Steven Peterson's Reviews > The Innocent Man: Murder and Injustice in a Small Town

The Innocent Man by John Grisham
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Feb 02, 10

Read in November, 2006

The Innocent Man, by novelist John Grisham, is an important and dispiriting work. At one level, it shows how the American system of justice can, on occasion, malfunction. At another level, it suggests that we ought to have some skepticism about our law enforcement system, since there are certain incentives to actors in the judicial system to twist facts to produce a favored outcome.

This is a book that focuses on a trumped up murder charge being lodged against Ron Williamson and Dennis Fritz. The former was given the death sentence. The infuriating aspect of this work is that the police botched the investigation, did not pursue a more obvious suspect, and misused their investigative powers to bring the two to trial. The prosecutor is also portrayed as an opportunist, who had an extremely weak case and, nonetheless, pushed forward. Furthermore, he violated established Supreme Court guidelines on evidence in the process.

This is also the story of dreams destroyed. Williamson was looked at as, potentially, the "next Mickey Mantle," based on his high school baseball exploits in Oklahoma. After a wonderful high school baseball career, he was signed to a contract by the Oakland Athletics. However, he found it difficult to hit professional pitchers, he started drinking and partying to the point where whatever natural skills that he had were not up to the challenges of professional baseball, and the early signs of his mental illness began to manifest themselves. He tried a comeback in the New York Yankees farm system, his dream team for which Mickey Mantle had played. But he could not hit professional pitchers--even in the minor leagues--and he had a sore arm that prevented success as a pitcher. At the same time, his mental problems began to emerge further and make success problematic under the best of circumstances.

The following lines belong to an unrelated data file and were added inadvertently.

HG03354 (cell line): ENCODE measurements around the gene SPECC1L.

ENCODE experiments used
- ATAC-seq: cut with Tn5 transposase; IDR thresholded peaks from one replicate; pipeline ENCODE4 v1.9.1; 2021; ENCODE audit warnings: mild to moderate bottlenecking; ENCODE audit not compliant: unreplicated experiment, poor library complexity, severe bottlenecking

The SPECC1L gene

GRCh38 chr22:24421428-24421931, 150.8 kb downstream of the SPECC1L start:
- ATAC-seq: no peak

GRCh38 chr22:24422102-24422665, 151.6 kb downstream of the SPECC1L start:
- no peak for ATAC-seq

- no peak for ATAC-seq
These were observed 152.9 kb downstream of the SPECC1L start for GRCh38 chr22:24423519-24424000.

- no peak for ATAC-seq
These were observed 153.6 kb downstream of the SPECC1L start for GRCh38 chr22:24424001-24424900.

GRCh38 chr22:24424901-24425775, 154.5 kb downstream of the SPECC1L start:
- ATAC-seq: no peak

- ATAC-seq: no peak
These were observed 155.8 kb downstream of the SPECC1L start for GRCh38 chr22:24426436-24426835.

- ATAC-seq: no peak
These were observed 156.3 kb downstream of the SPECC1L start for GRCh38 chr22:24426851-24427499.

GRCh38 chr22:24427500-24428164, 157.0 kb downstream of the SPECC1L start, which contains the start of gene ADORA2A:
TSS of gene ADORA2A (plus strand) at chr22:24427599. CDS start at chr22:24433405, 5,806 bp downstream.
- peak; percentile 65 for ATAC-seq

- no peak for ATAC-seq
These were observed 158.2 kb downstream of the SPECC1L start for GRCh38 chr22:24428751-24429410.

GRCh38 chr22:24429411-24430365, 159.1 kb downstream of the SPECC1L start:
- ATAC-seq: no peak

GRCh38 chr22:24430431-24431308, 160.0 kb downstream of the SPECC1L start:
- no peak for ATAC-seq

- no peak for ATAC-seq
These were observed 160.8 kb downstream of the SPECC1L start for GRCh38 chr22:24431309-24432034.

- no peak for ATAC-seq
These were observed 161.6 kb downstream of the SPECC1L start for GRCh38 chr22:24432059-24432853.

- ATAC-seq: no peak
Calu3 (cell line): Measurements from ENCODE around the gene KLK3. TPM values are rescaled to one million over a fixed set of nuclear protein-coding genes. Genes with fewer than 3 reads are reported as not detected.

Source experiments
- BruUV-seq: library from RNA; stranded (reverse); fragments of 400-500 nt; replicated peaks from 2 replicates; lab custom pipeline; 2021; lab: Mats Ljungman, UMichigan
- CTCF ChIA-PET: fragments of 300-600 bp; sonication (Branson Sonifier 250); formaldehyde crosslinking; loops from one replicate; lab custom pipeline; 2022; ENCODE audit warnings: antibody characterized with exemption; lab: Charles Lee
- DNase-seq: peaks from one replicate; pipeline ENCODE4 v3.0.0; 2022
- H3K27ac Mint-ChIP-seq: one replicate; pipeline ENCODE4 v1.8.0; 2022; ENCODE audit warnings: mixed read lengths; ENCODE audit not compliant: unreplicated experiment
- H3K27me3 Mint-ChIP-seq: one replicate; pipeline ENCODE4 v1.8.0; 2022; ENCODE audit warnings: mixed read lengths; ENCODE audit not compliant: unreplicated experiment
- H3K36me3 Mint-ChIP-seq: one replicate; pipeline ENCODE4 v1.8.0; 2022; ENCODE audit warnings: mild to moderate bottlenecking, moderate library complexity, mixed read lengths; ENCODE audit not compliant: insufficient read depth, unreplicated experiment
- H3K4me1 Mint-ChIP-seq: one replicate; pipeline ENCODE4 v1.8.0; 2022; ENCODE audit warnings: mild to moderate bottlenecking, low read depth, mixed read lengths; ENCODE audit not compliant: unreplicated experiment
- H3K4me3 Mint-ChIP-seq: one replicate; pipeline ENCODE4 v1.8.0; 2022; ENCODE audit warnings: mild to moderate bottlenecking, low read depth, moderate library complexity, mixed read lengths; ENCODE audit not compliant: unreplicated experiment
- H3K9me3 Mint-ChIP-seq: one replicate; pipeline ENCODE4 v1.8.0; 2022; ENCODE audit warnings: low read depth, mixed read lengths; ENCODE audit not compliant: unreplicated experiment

He drifted back to Oklahoma. A violent murder was committed in his hometown of Ada, and he became a suspect (along with Dennis Fritz). Desperate for an arrest, after some years of failure in apprehending the perpetrator (and an embarrassing fiasco in prosecuting the wrong persons in another case), the local police and prosecutor trumped up a case against these two. Later, the city paid a heavy price as a result of a successful law suit on behalf of the two falsely convicted victims.

Eventually, the system exonerated the two convicted men. However, Williamson ended up, as a result of his mental illness, declining and dying. This is a tale of tragedy, of police misuse of authority, of a prosecutor who ignored professional norms, of defense attorneys who were uneven. And an innocent person ended up on death row. This does not represent America's finest hour in law enforcement; it reminds us that there are times when innocent people can be condemned to death. It raises questions that need to be discussed widely in this society. It demonstrates why we should all wish law enforcement and judicial actors to be forced to "follow the rules" in criminal cases, to prevent this situation from occurring.
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